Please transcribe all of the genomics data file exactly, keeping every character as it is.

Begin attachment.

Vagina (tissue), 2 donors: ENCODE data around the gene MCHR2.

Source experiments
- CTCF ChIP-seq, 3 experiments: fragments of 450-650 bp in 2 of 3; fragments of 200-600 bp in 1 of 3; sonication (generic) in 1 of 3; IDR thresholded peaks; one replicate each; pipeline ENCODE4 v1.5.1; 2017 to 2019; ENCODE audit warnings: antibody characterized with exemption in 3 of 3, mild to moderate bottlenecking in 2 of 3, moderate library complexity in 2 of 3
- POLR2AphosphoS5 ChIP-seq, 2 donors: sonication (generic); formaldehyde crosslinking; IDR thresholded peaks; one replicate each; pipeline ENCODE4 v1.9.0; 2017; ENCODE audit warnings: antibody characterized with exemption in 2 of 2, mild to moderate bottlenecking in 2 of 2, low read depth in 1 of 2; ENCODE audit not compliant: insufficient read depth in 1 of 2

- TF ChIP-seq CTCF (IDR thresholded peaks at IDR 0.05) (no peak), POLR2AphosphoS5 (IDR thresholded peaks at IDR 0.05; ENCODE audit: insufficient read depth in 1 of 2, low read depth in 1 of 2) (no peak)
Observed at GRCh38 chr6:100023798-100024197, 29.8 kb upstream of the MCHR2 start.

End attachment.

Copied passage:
Vagina (tissue), 2 donors: ENCODE data around the gene MCHR2.

Source experiments
- CTCF ChIP-seq, 3 experiments: fragments of 450-650 bp in 2 of 3; fragments of 200-600 bp in 1 of 3; sonication (generic) in 1 of 3; IDR thresholded peaks; one replicate each; pipeline ENCODE4 v1.5.1; 2017 to 2019; ENCODE audit warnings: antibody characterized with exemption in 3 of 3, mild to moderate bottlenecking in 2 of 3, moderate library complexity in 2 of 3
- POLR2AphosphoS5 ChIP-seq, 2 donors: sonication (generic); formaldehyde crosslinking; IDR thresholded peaks; one replicate each; pipeline ENCODE4 v1.9.0; 2017; ENCODE audit warnings: antibody characterized with exemption in 2 of 2, mild to moderate bottlenecking in 2 of 2, low read depth in 1 of 2; ENCODE audit not compliant: insufficient read depth in 1 of 2

- TF ChIP-seq CTCF (IDR thresholded peaks at IDR 0.05) (no peak), POLR2AphosphoS5 (IDR thresholded peaks at IDR 0.05; ENCODE audit: insufficient read depth in 1 of 2, low read depth in 1 of 2) (no peak)
Observed at GRCh38 chr6:100023798-100024197, 29.8 kb upstream of the MCHR2 start.